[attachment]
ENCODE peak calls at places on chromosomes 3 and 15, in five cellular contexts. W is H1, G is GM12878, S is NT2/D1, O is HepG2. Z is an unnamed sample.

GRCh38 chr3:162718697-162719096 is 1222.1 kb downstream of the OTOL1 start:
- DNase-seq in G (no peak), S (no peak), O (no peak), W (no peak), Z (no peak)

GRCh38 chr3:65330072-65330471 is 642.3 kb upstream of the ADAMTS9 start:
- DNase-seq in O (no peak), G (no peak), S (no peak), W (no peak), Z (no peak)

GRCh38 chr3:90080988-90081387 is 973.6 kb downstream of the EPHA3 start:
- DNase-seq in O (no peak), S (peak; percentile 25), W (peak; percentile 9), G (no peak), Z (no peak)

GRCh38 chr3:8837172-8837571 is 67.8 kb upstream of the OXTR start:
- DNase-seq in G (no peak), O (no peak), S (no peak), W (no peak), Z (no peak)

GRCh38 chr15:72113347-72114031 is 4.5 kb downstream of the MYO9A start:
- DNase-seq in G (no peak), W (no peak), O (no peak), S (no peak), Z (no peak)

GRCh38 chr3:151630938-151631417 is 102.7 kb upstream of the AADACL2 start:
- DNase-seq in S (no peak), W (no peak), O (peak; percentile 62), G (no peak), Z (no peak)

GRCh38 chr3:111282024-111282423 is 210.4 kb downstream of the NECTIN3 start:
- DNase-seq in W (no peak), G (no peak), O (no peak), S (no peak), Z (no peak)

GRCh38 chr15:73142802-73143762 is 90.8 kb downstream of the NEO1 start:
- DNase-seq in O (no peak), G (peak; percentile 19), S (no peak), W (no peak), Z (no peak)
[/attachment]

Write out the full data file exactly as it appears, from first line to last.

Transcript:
ENCODE peak calls at places on chromosomes 3 and 15, in five cellular contexts. W is H1, G is GM12878, S is NT2/D1, O is HepG2. Z is an unnamed sample.

GRCh38 chr3:162718697-162719096 is 1222.1 kb downstream of the OTOL1 start:
- DNase-seq in G (no peak), S (no peak), O (no peak), W (no peak), Z (no peak)

GRCh38 chr3:65330072-65330471 is 642.3 kb upstream of the ADAMTS9 start:
- DNase-seq in O (no peak), G (no peak), S (no peak), W (no peak), Z (no peak)

GRCh38 chr3:90080988-90081387 is 973.6 kb downstream of the EPHA3 start:
- DNase-seq in O (no peak), S (peak; percentile 25), W (peak; percentile 9), G (no peak), Z (no peak)

GRCh38 chr3:8837172-8837571 is 67.8 kb upstream of the OXTR start:
- DNase-seq in G (no peak), O (no peak), S (no peak), W (no peak), Z (no peak)

GRCh38 chr15:72113347-72114031 is 4.5 kb downstream of the MYO9A start:
- DNase-seq in G (no peak), W (no peak), O (no peak), S (no peak), Z (no peak)

GRCh38 chr3:151630938-151631417 is 102.7 kb upstream of the AADACL2 start:
- DNase-seq in S (no peak), W (no peak), O (peak; percentile 62), G (no peak), Z (no peak)

GRCh38 chr3:111282024-111282423 is 210.4 kb downstream of the NECTIN3 start:
- DNase-seq in W (no peak), G (no peak), O (no peak), S (no peak), Z (no peak)

GRCh38 chr15:73142802-73143762 is 90.8 kb downstream of the NEO1 start:
- DNase-seq in O (no peak), G (peak; percentile 19), S (no peak), W (no peak), Z (no peak)